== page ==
Top Ten MLB Players Whose Fantasy Value Exceeds Real Value

Fantasy baseball is great for a number of reasons.  It gives you an easy reason to talk smack to your friends.  It gives you something to look forward to every morning while you’re checking your e-mail and facebook.  A 10-0 fantasy victory can be the difference between a good week and a great one, while a bad week has been known to force many to drink bank until their sorrows are sufficiently drowned.

Players on our teams can endear themselves to us forever by putting up numbers when we really need them.  Fransisco Liriano is a perfect example for me.  He helped me win my fantasy league way back in 2006 by putting up a 12-3 record with a 2.12 ERA with 144K’s in just 120 innings (Wow! He used to be good?).  Tommy John surgery in the offseason took away his entire 2007 season and he emerged a completely different player in 2008.  Decreased velocity and movement on his fastball caused his ERA to swell to a sub-par 4.50 and his K’s to drop significantly.  He has provided very little fantasy value since his awesome 2006 season (besides throwing what was arguably the worst no-hitter in MLB history), yet I keep drafting him out of loyalty and the hope that he can regain his form.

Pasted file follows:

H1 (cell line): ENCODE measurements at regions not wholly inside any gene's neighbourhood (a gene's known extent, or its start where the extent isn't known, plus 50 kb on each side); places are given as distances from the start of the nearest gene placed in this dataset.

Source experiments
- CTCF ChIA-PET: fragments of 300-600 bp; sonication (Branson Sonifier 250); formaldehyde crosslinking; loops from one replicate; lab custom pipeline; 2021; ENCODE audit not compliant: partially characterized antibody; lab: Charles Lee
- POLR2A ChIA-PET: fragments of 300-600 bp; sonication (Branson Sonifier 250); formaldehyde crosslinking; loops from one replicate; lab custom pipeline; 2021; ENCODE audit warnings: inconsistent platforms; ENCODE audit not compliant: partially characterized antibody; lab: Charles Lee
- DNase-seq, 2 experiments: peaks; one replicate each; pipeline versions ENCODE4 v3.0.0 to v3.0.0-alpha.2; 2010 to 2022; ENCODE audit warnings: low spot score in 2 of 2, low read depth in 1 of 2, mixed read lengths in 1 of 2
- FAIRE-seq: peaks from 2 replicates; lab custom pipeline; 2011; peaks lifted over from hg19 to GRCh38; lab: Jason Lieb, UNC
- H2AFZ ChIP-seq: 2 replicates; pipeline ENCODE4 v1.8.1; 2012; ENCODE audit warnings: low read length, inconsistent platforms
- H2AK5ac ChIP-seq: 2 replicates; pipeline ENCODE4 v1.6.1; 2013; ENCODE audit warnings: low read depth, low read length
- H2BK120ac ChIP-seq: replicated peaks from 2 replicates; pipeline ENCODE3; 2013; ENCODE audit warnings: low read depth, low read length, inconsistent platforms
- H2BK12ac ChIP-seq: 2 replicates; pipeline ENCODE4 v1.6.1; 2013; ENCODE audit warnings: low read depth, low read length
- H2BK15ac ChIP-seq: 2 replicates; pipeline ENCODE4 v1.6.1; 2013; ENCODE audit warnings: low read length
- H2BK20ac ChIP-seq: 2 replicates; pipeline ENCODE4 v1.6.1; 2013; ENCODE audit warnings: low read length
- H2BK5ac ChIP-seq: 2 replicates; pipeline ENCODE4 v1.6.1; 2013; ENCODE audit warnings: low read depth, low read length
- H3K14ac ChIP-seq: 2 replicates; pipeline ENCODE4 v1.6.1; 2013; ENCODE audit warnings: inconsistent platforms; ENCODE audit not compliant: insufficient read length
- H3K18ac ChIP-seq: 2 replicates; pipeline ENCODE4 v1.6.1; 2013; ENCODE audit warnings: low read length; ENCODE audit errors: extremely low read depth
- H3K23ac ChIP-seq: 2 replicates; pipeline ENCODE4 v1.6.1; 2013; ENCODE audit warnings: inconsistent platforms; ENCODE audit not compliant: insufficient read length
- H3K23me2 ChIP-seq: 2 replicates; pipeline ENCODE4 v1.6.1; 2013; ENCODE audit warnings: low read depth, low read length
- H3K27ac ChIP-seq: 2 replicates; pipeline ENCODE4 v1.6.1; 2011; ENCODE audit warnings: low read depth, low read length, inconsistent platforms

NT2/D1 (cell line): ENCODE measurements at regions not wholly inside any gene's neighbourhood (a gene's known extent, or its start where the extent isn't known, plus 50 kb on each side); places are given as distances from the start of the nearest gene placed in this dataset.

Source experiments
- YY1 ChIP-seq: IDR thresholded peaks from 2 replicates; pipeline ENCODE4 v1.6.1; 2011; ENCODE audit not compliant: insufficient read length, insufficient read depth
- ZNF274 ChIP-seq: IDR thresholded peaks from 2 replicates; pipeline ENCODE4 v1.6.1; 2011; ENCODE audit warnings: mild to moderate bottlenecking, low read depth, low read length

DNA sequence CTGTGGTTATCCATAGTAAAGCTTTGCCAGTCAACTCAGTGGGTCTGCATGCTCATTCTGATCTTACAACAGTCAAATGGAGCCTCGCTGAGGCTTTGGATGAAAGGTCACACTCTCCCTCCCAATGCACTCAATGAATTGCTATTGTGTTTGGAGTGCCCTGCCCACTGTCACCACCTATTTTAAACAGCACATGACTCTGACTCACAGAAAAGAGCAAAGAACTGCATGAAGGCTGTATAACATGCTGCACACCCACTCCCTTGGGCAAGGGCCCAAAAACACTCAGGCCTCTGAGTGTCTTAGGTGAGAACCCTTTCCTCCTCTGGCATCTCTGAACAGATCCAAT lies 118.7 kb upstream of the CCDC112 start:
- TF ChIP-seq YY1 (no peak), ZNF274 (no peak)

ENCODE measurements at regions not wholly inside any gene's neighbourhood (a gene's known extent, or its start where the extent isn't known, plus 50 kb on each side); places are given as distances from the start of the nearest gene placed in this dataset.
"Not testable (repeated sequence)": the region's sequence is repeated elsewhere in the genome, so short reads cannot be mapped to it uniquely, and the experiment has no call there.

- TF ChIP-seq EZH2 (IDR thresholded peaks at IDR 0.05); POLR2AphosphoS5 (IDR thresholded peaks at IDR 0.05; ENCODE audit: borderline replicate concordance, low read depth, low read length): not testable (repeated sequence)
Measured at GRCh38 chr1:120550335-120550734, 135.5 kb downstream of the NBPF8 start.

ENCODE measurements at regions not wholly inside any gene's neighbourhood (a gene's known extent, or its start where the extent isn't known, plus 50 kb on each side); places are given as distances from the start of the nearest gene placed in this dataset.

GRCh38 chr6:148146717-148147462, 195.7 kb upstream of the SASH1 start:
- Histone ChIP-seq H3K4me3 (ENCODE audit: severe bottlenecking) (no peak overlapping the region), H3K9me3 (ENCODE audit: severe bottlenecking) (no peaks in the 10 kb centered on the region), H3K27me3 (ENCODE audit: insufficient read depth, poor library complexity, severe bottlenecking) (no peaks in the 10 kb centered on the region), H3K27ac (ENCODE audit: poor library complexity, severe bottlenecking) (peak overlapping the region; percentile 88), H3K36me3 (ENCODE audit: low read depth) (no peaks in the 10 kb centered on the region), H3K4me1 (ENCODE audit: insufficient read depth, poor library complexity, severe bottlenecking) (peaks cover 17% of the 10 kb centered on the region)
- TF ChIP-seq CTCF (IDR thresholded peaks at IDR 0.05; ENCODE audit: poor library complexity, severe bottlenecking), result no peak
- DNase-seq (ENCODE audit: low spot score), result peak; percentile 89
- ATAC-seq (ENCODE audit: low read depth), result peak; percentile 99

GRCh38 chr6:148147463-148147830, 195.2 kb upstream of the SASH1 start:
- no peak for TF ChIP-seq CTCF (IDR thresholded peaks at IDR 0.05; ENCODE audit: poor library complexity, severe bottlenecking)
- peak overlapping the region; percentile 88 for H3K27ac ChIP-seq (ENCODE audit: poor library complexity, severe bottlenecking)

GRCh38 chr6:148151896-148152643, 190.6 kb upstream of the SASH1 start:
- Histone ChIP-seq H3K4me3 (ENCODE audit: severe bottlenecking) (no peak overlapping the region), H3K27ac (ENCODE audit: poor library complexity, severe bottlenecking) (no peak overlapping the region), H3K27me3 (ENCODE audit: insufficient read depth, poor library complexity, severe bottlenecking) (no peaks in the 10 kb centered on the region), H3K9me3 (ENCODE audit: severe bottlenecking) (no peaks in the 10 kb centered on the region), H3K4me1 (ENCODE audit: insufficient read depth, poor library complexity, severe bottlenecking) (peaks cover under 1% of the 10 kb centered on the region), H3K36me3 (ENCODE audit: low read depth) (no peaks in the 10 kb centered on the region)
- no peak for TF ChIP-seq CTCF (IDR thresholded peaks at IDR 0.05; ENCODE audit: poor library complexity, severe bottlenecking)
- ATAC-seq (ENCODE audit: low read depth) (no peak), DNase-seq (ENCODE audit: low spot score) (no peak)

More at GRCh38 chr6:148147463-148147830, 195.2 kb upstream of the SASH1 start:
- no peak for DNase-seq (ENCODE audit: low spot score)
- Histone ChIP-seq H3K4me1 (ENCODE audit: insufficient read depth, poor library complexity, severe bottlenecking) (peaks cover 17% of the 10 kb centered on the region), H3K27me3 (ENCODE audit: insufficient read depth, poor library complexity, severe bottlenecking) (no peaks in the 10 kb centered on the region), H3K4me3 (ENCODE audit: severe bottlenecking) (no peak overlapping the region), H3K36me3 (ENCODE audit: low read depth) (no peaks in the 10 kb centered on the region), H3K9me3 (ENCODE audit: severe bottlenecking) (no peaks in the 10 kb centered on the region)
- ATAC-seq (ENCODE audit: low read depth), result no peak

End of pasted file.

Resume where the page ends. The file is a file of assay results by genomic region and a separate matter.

Yet I digress.  This blog ranks the top ten players who simply do more for the fantasy stat sheet than they do for their team.  Quick note: a typical fantasy league keeps track of 5 hitting categories (runs, HR, RBIs, steals, and average), as well as 5 pitching categories (wins, saves, k’s ERA, WHIP).  Without further ado, I present you the list!